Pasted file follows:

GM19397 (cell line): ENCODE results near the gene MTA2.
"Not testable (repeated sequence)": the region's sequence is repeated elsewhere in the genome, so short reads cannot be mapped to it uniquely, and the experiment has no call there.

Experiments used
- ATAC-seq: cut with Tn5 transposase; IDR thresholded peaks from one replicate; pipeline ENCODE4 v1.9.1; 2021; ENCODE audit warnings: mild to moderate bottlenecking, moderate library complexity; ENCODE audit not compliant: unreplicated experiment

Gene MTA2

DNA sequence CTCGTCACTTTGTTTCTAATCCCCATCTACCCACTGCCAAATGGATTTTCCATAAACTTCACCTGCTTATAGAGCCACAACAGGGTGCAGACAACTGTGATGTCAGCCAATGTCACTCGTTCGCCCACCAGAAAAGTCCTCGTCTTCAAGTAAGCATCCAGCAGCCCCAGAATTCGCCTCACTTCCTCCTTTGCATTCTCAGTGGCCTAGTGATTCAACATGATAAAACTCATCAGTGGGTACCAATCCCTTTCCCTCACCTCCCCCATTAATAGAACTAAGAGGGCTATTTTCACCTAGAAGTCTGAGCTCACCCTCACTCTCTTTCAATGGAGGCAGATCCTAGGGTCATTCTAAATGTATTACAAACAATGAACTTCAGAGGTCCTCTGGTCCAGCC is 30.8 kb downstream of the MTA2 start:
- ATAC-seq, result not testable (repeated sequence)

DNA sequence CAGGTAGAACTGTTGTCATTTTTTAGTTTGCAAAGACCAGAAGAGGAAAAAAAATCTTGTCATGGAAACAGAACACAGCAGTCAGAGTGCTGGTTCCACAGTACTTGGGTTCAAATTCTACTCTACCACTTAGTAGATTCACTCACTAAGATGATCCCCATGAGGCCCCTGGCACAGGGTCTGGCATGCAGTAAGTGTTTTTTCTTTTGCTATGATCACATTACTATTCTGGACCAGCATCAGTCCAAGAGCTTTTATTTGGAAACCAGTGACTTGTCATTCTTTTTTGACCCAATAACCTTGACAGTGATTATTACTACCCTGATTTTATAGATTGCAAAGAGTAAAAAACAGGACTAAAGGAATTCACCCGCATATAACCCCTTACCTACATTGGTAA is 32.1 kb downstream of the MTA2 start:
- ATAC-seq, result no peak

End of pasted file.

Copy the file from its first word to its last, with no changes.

GM19397 (cell line): ENCODE results near the gene MTA2.
"Not testable (repeated sequence)": the region's sequence is repeated elsewhere in the genome, so short reads cannot be mapped to it uniquely, and the experiment has no call there.

Experiments used
- ATAC-seq: cut with Tn5 transposase; IDR thresholded peaks from one replicate; pipeline ENCODE4 v1.9.1; 2021; ENCODE audit warnings: mild to moderate bottlenecking, moderate library complexity; ENCODE audit not compliant: unreplicated experiment

Gene MTA2

DNA sequence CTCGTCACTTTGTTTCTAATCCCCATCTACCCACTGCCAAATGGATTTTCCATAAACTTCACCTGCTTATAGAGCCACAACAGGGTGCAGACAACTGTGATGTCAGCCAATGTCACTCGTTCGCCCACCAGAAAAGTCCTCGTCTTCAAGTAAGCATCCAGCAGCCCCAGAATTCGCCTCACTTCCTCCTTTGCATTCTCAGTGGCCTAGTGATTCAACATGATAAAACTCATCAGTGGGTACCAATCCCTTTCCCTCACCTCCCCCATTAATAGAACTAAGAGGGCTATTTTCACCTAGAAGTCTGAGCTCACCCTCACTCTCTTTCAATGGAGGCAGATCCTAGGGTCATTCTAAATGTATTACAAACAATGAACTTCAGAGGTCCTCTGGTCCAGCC is 30.8 kb downstream of the MTA2 start:
- ATAC-seq, result not testable (repeated sequence)

DNA sequence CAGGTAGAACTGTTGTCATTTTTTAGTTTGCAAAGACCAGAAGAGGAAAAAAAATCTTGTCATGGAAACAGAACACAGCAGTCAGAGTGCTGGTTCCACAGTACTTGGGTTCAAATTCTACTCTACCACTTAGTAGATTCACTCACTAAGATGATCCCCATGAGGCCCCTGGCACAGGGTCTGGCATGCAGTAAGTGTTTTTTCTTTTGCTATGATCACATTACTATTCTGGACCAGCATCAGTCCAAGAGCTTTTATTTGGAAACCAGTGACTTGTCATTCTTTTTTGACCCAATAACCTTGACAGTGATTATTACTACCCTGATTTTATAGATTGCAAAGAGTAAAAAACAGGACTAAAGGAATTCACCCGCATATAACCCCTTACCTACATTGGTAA is 32.1 kb downstream of the MTA2 start:
- ATAC-seq, result no peak